The other changes that have been made are the use of the full backs, my intention where to utilize Bellerin to the best of my ability, he has 20 pace and acceleration with a real keen eye in attacking, his defensive duties are also not too shabby. The best way I envisioned to do this was a Wing Back role set to Attack. Defensively he would be a vital part of the back 4 and in attack, he can quickly offer width and pace going forward. The added bonus that he is faster than nearly everyone so can catch wingers if ever caught out of position; this was the risk I was willing to take but the advantages going forward outweigh the risks at the back. He would also get the cover from our more defensive CM who is placed nicely on that side, to fill in the potential gap that Bellerin leaves.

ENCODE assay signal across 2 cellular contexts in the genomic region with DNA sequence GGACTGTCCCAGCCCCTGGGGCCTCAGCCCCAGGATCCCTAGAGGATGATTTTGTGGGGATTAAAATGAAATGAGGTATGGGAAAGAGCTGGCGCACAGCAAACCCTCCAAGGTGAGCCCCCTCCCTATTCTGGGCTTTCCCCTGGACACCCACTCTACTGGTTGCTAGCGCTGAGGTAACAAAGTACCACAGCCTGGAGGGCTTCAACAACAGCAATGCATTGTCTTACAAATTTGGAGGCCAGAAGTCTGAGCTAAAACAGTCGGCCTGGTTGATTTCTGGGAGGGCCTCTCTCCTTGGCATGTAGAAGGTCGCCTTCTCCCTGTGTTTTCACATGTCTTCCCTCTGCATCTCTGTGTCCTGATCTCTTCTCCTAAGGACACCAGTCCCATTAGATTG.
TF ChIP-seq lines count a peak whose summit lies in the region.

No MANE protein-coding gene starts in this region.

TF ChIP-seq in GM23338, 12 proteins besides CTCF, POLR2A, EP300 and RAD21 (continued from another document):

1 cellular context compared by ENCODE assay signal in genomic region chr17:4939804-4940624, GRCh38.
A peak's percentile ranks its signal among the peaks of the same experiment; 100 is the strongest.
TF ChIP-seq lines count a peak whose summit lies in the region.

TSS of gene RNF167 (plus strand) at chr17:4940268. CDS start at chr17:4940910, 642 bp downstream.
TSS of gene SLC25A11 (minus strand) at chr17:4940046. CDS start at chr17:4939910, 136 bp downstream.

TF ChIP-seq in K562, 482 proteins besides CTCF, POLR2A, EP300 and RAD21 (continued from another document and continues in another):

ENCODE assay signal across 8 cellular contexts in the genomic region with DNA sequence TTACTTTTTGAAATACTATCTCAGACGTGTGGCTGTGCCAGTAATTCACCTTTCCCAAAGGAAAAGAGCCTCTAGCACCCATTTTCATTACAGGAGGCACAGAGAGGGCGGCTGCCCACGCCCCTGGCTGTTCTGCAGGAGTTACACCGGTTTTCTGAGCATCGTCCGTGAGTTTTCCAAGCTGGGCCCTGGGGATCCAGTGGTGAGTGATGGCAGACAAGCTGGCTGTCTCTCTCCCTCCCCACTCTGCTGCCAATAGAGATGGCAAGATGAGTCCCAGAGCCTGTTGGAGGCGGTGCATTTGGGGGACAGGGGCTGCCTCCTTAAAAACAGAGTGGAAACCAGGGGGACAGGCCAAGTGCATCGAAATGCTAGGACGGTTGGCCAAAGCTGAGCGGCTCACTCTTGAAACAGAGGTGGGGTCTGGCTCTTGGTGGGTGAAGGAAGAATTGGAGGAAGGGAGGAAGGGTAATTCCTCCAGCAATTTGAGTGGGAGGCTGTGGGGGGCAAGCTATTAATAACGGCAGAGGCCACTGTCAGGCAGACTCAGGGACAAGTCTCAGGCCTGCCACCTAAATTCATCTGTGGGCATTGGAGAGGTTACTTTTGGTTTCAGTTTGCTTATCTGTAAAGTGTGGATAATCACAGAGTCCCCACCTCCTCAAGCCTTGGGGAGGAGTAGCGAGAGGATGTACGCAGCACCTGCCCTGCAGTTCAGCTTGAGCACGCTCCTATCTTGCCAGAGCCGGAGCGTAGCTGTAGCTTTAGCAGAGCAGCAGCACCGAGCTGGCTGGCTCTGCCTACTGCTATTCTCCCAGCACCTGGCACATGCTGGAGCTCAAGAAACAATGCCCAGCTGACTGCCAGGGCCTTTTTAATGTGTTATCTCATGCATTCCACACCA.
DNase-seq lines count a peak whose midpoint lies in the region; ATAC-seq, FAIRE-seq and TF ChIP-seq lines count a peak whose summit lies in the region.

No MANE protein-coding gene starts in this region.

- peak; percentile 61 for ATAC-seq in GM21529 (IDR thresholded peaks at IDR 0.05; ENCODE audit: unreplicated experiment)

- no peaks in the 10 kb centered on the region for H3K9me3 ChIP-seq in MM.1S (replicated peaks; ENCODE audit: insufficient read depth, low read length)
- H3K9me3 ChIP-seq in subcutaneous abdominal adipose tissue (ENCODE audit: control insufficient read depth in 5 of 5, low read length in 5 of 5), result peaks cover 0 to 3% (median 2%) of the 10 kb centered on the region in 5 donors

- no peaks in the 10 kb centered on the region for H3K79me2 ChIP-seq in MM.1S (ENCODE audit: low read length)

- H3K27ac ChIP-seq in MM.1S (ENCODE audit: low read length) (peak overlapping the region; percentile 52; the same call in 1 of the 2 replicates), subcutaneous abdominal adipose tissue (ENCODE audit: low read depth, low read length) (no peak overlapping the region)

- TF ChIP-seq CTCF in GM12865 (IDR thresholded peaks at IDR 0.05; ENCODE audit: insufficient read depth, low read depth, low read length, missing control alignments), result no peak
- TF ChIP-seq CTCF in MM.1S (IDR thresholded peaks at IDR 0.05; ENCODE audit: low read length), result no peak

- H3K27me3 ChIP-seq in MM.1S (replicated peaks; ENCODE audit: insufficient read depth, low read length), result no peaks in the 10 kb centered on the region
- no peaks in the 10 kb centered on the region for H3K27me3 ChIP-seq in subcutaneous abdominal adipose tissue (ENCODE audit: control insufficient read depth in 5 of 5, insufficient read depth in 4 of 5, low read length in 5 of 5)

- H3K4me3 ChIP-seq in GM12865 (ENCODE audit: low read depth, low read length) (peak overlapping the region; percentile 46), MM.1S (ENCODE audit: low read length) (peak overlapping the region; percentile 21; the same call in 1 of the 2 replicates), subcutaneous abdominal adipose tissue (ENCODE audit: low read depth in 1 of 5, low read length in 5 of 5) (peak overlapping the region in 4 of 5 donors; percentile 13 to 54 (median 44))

On the opposite side, where we have our supportive playmaker, Monreal has a more conservative duty. He is set to Wing Back (D), the idea here is for him to pretty much stay in line with the CB pairing not offering that much support going forward, but when the opposition sits deep, he is often the spare man on the left and still offers width on the left-hand side, despite his Defensive mentality. This also doesn’t expose the defense when we are attacking with Bellerin on the right and our supportive playmaker getting forward.